Farm Country Losing Sleep Over Farm Finances

Ag Economy Barometer 100318
“When we ask people ‘would they say that their farm operation today is better off, worse off or about the same compared to a year ago?’ the percentage of people saying ‘worse off’ jumped from 47% to 54%,” says Jim Minert, director of the Center for Commercial Agriculture at Purdue University. ( Farm Journal )

It’s no secret things are tough in farm country. Still, the latest Purdue Ag Barometer shows farmers are growing more concerned over worsening financial condition. In fact, farmer sentiment expressed in the survey dropped to its lowest level since October 2016, down 15 percentage points since August.

“When we ask people ‘would they say that their farm operation today is better off, worse off or about the same compared to a year ago?’ the percentage of people saying ‘worse off’ jumped from 47% to 54%,” says Jim Minert, director of the Center for Commercial Agriculture at Purdue University. “As you look at that data, notice that it's the worst reading we've had in well over a year with respect to the percentage of people saying they were worse off than a year earlier.”

In addition, 33% of producers said they expect their farms financial condition to be worse a year from now. In June only 18% of farmers felt that way.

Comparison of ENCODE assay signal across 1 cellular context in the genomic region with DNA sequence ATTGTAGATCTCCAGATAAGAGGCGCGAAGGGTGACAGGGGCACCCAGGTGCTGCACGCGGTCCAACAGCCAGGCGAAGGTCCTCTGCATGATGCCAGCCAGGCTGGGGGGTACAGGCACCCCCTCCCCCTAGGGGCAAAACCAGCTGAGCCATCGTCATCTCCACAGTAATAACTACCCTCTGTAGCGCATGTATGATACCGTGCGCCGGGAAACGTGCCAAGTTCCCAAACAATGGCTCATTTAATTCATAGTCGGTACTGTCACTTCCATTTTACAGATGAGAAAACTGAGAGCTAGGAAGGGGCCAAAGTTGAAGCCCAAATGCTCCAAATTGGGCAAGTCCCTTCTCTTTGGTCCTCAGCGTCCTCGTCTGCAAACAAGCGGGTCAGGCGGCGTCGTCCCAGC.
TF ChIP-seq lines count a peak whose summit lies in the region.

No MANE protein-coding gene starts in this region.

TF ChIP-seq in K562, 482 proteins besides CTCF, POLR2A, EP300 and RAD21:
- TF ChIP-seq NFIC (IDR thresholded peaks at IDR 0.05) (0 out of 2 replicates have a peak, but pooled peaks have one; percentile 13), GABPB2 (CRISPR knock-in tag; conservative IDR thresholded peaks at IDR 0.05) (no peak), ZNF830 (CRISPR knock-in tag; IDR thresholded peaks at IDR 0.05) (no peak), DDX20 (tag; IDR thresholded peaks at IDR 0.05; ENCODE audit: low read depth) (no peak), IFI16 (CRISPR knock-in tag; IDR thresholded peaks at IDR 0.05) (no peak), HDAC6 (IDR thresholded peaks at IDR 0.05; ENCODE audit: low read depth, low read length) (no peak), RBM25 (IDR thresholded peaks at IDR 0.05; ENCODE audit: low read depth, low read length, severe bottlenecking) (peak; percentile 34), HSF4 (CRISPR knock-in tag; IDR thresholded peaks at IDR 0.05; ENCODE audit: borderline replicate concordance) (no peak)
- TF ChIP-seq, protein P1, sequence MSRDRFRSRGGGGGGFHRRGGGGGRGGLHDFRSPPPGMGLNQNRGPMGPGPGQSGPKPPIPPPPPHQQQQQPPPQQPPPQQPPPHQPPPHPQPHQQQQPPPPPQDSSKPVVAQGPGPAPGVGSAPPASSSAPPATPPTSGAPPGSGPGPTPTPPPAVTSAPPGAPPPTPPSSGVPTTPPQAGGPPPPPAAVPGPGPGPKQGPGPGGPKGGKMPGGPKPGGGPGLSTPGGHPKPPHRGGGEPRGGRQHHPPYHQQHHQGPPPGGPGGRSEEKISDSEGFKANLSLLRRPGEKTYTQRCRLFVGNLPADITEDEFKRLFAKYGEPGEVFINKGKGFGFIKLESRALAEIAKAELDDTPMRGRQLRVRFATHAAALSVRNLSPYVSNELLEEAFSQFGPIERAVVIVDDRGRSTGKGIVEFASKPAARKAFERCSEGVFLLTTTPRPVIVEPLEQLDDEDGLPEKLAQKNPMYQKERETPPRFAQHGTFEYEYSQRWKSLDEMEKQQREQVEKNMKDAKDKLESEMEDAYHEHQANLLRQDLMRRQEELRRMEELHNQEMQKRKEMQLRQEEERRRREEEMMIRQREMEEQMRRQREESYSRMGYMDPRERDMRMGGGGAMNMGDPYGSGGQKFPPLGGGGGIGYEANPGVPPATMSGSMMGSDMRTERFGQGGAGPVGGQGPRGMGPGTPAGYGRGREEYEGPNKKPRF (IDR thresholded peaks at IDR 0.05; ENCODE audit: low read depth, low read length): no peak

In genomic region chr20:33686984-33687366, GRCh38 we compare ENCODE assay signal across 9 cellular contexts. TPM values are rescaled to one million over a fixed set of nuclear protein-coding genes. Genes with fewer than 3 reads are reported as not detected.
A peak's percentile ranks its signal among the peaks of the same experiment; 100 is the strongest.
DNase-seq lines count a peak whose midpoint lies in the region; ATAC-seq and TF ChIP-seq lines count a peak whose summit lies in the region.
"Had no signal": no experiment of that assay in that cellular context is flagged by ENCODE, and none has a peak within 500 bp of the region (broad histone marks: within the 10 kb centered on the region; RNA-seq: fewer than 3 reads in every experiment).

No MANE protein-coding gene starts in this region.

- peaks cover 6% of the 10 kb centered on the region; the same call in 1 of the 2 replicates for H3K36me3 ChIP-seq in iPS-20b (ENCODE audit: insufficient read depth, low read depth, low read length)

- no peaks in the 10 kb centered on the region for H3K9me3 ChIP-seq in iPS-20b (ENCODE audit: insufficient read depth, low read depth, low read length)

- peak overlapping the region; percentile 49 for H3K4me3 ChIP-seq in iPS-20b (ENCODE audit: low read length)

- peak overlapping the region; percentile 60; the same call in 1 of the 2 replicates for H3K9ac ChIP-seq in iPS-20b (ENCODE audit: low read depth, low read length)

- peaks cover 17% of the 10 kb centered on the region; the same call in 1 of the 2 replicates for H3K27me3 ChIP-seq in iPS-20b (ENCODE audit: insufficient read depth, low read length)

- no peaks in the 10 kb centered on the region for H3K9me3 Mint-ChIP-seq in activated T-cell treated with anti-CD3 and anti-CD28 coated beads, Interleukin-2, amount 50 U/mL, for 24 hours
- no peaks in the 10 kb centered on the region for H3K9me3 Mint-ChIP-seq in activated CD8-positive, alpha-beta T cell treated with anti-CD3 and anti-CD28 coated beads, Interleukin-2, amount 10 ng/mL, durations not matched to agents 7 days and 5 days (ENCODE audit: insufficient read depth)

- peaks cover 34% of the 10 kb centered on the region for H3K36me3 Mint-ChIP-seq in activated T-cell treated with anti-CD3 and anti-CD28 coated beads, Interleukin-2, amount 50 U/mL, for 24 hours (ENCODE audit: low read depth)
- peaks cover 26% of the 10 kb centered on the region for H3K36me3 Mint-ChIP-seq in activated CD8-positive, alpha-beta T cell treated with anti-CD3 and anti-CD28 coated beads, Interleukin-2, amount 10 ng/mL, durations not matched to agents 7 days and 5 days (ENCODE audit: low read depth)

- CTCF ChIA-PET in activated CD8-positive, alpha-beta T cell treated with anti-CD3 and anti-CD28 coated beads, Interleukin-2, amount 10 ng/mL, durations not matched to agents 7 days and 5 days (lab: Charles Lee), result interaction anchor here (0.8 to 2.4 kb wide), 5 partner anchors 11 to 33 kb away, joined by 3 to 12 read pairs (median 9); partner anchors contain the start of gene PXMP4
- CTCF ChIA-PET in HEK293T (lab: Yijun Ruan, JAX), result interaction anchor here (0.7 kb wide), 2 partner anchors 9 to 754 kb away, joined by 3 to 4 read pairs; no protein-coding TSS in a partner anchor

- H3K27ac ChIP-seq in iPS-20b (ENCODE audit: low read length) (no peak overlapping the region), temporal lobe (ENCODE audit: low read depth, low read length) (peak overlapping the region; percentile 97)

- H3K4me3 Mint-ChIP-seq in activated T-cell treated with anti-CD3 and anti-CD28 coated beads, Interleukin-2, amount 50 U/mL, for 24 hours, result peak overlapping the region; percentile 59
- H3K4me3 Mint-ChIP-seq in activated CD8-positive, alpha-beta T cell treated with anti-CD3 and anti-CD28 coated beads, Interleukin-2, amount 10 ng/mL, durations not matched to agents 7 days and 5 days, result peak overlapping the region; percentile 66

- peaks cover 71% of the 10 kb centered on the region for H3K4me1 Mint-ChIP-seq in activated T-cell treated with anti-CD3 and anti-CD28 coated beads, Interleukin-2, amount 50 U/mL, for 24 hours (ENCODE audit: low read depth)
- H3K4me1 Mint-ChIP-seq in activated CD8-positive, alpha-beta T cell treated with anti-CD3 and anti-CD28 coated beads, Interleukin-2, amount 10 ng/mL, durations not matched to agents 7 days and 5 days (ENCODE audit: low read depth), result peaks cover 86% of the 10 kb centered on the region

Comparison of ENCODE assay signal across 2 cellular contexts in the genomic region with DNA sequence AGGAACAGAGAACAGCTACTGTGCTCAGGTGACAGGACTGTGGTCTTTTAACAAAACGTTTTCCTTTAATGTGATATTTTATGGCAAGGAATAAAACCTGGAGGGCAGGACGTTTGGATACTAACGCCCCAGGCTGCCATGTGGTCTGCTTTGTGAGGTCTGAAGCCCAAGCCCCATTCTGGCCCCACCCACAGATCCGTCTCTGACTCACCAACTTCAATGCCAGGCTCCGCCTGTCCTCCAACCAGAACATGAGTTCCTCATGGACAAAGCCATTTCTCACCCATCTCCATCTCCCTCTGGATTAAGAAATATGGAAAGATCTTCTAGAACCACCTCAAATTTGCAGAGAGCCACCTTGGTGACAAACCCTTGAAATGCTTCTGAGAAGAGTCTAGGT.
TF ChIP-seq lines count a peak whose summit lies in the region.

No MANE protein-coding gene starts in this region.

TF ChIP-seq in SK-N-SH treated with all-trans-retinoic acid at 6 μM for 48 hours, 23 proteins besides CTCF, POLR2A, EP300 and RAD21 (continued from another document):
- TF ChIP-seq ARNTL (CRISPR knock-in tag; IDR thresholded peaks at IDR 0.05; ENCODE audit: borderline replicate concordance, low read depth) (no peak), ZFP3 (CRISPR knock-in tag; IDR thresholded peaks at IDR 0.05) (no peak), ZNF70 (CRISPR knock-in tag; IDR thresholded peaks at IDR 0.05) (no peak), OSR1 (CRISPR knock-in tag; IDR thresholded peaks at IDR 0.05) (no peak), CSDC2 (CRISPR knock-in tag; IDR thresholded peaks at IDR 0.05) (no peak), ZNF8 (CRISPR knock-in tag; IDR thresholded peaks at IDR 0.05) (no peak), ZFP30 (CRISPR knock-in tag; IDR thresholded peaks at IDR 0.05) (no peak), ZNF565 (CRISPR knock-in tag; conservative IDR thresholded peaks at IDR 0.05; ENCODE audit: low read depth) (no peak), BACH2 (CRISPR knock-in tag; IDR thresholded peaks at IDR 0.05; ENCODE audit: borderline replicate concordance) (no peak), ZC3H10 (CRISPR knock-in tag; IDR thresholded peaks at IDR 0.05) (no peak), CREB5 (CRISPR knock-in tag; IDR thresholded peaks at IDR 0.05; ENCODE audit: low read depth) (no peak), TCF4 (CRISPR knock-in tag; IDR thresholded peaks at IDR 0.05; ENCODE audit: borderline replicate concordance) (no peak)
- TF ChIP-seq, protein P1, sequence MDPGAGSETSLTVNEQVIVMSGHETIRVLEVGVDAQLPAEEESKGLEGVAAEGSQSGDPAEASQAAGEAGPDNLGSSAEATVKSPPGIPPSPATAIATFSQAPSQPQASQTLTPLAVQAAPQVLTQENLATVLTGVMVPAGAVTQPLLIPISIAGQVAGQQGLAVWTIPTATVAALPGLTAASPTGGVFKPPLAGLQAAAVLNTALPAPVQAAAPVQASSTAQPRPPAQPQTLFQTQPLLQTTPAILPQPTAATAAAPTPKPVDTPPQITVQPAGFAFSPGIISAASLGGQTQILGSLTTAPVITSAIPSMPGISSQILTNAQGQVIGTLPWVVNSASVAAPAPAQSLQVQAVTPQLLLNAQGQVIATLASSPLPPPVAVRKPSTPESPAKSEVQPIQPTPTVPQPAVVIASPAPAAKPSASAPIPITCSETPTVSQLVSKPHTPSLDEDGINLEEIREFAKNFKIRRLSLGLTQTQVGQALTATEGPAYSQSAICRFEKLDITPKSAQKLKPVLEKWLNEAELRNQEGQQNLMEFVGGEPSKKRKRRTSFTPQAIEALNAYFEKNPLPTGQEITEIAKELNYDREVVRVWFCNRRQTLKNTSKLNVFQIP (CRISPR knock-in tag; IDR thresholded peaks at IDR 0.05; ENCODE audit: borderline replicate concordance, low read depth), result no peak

Indiana farmer Jeff Peterson says that if Chinese tariffs aren’t resolved by the time planting decisions are made, they could sway acres away from soybeans.

“I think guys might go a little more corn and that might affect the prices later on,” he says. “That has to get resolved within the next few months. Ag lenders are watching the situation closely leading to some tough conversations.”

Allen Hoskins of American Farm mortgage says he’s not seeing a big uptick in loan delinquency rates, but that could become a reality next spring.

“I would anticipate that on the cash grain side, the delinquency may not start showing its head until February, March of next year,” he says.  

According to David Kohl with Virginia Tech, strong farmland values are keeping the majority of farmers in business through this downturn.

“We're six years in on this one, and thing that's holding us up is our land values,” he says. “If land values started coming off, we could be in some serious trouble, because land is $2.8 trillion of the $3.5 trillion farm balance sheet. It’s 81% of the balance sheet so it still gives producers the option to refinance.”

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